Although in 1846 author Thoreau had to leave Walden Pond and travel to Maine to observe moose, these larger relatives of deer are recolonizing Massachusetts as old farms revert to forest. Moose are tall enough to topple through windshields in collisions and adults will weigh about 1/2 ton, potentially a deadly combination for vehicle occupants. Immediately slow down and be prepared to stop if you should see one ahead of you. Count yourself doubly lucky to see such a large animal in a densely populated state, and to have avoided a collision.

Outdoors - Ticks can transmit Lyme Disease unless promptly removed. After walking in woods, brush or tall grass remove clothing and look for flattened dark insects 1/8" to 1/4" diameter. If they have already attached themselves touch them with something hot to encourage them to let go. +

Getting lost in thick woods is surprisingly easy, especially in the short days of fall and winter. In unfamiliar areas, plan your route before you set out. Carry map, compass and a whistle or some other way of making noise. Also carry extra clothing and high-calorie snacks in case you are benighted. +

Crime - Statistically, Massachusetts is one of the least violent states. Nevertheless there are cities with declining or vanished industries where economic desperation makes crime a career option. Other cities have tough neighborhoods, usually with telltale signs like trash in the streets, rundown housing, graffiti and barred windows. Try to avoid walking or using public transit in these areas. Also use paid parking lots and while driving keep windows rolled up and locked. Licensed taxicabs will usually be a safe way of getting around these areas. Tough neighborhoods have disproportionate numbers of people with bad attitudes. Try not to "cross" them. Bicycle theft and car break-ins are the most common types of crime. Avoid leaving electronics or other valuables visible in your car. In cities, having a strong bike lock (U-locks are best) is highly recommended as bike thieves do carry bolt cutters. Leaving your bike parked in a high-visibility area (especially if there are few other tempting bikes around at the time) significantly increases the risk of theft compared to finding indoor parking.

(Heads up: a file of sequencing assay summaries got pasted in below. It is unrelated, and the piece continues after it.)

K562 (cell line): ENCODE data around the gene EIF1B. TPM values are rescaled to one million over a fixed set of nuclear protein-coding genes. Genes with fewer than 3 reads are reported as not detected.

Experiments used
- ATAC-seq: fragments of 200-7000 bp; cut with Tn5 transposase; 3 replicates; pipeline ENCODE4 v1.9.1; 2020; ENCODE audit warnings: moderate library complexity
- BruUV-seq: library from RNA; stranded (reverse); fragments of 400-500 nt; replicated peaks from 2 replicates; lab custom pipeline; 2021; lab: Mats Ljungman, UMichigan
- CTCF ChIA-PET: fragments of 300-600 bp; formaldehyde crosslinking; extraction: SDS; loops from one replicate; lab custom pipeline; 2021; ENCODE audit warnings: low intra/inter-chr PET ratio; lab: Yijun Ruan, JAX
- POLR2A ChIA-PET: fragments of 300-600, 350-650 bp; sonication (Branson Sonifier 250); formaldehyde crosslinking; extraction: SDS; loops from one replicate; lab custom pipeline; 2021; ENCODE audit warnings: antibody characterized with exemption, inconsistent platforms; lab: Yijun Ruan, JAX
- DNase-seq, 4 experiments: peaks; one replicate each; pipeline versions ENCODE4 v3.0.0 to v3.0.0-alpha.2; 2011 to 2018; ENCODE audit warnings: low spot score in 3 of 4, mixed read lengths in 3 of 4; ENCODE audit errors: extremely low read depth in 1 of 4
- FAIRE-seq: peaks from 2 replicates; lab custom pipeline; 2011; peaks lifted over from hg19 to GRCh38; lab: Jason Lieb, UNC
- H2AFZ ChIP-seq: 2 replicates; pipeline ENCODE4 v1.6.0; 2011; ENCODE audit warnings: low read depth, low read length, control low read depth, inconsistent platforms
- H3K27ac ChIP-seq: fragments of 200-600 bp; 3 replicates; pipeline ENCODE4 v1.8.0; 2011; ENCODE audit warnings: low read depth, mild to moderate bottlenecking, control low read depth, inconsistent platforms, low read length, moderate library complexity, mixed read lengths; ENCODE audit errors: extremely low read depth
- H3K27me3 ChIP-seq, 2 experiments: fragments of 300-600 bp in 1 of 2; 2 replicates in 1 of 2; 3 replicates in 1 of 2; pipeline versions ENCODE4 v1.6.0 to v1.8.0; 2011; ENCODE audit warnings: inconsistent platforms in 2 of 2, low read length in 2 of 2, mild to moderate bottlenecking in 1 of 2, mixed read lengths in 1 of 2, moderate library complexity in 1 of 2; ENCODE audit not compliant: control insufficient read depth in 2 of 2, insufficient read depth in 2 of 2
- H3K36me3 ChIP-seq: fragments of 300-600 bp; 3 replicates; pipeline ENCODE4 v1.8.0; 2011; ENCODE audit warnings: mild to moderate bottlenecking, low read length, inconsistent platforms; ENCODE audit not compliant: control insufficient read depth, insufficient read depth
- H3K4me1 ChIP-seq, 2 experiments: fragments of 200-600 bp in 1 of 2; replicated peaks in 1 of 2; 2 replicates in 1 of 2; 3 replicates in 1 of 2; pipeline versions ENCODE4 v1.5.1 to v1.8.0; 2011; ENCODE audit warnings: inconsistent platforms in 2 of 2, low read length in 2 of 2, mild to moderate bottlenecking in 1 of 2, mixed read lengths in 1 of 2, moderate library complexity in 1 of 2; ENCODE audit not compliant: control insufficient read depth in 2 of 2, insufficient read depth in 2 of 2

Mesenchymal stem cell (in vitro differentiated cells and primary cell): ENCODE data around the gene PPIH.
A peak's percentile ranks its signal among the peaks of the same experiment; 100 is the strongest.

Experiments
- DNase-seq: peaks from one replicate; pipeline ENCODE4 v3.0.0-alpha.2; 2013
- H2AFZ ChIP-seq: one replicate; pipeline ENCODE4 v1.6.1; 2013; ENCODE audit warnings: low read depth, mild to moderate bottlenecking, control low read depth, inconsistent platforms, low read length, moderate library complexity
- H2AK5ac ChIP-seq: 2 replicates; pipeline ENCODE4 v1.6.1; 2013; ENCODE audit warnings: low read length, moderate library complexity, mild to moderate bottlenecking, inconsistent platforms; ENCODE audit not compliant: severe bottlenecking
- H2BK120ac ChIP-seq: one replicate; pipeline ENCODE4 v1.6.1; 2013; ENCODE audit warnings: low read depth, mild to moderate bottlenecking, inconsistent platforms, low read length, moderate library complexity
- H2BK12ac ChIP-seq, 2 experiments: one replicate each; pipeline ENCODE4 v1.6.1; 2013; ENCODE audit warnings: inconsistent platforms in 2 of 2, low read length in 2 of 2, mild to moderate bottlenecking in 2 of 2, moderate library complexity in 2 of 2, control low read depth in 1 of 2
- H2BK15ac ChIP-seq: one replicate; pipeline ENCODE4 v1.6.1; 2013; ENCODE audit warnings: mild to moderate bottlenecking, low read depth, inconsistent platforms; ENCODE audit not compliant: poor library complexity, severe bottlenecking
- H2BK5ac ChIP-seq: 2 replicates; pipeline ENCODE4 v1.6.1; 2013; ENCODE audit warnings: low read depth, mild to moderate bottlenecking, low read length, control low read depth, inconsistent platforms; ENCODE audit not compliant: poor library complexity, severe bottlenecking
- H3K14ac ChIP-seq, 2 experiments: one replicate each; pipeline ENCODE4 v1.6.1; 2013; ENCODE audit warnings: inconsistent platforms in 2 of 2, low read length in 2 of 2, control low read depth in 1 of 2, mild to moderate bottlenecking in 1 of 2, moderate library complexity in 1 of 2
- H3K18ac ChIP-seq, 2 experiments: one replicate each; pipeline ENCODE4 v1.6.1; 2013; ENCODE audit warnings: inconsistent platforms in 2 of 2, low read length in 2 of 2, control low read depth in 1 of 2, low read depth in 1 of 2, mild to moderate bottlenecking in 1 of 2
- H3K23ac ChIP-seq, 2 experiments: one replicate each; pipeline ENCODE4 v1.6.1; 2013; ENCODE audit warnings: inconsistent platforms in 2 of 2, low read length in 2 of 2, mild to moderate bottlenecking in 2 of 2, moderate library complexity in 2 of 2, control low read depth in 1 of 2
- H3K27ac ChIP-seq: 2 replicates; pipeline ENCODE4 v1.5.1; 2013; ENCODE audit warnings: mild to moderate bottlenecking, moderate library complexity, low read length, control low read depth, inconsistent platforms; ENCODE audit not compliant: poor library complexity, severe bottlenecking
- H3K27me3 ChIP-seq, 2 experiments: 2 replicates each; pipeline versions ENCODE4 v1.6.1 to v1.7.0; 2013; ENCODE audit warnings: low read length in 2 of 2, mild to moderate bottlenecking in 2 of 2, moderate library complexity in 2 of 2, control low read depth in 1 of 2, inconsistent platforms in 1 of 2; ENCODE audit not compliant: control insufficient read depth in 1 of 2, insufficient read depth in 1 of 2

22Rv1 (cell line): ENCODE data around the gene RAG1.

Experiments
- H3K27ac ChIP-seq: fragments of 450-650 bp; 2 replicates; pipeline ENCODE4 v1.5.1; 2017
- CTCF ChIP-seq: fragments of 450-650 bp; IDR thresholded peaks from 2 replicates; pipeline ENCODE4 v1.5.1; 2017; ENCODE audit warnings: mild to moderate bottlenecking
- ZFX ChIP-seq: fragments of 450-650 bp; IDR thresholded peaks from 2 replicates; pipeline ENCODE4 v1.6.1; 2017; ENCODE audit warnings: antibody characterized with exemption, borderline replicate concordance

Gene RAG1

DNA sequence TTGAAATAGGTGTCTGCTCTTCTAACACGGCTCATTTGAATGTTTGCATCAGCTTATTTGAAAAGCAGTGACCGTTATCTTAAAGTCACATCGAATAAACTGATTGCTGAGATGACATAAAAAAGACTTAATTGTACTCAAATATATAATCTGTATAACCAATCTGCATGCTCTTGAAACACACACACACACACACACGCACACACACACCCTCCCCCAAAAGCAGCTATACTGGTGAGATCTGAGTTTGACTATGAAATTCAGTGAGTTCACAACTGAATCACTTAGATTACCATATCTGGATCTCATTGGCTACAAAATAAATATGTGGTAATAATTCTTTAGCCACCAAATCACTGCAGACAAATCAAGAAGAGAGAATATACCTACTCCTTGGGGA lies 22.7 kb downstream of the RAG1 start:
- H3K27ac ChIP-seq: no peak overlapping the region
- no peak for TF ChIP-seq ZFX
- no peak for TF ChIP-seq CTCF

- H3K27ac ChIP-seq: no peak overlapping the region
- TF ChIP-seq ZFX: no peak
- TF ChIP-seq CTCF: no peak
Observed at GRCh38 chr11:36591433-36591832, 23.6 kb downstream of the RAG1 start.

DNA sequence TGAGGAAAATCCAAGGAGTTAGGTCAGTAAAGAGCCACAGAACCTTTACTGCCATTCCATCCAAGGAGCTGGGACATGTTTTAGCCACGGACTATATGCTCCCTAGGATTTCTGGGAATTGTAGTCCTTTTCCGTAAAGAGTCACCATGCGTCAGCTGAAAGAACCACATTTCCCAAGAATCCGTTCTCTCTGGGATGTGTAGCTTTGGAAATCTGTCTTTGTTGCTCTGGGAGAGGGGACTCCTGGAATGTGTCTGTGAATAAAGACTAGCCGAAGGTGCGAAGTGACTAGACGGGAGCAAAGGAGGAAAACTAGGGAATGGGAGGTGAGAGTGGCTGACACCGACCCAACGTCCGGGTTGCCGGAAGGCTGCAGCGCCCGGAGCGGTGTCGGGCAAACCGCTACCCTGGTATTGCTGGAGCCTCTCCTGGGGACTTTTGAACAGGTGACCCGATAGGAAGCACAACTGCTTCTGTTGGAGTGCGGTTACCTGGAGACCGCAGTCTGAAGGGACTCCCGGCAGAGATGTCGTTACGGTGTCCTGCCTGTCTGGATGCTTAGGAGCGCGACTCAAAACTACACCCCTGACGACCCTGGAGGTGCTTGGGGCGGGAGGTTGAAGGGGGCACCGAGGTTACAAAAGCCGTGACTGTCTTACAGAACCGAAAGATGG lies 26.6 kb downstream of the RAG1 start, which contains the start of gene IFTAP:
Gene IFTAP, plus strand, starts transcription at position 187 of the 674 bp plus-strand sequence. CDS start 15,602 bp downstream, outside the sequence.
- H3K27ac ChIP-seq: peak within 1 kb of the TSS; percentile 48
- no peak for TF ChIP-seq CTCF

Massachusetts, home of Northampton, Provincetown, and the first US state to legalize same-sex marriage, is arguably the most accepting state in all of the USA. Gay villages exist in abundance in Boston, and in smaller cities such as Springfield.

Massachusetts has a sports rivalry with New York, notably between the Boston Red Sox and New York Yankees (baseball), but also in American football (between the New England Patriots and New York Jets, and, to a lesser extent, the New York Giants). The Boston Celtics and Los Angeles Lakers (basketball) also have a fierce rivalry, although there are fewer visible LA fans due to distance. Finally, the Boston Bruins and Montreal Canadiens (hockey) have been rivals for a long time. While wearing merchandise of rival teams will generally only elicit mild comments or playful joking throughout New England, it can sometimes lead to harassment or confrontation, particularly before, during, or after important sports games. This is especially true of Yankees gear. It should also be noted that wearing rivals merchandise in bars or other more casual settings may result in poor service, or harassment from other tables. Many people from outside the US wear Yankees caps or t-shirts after visiting New York, unaware of the connotations in Boston/Massachusetts, and can find themselves getting yelled at for no apparent reason.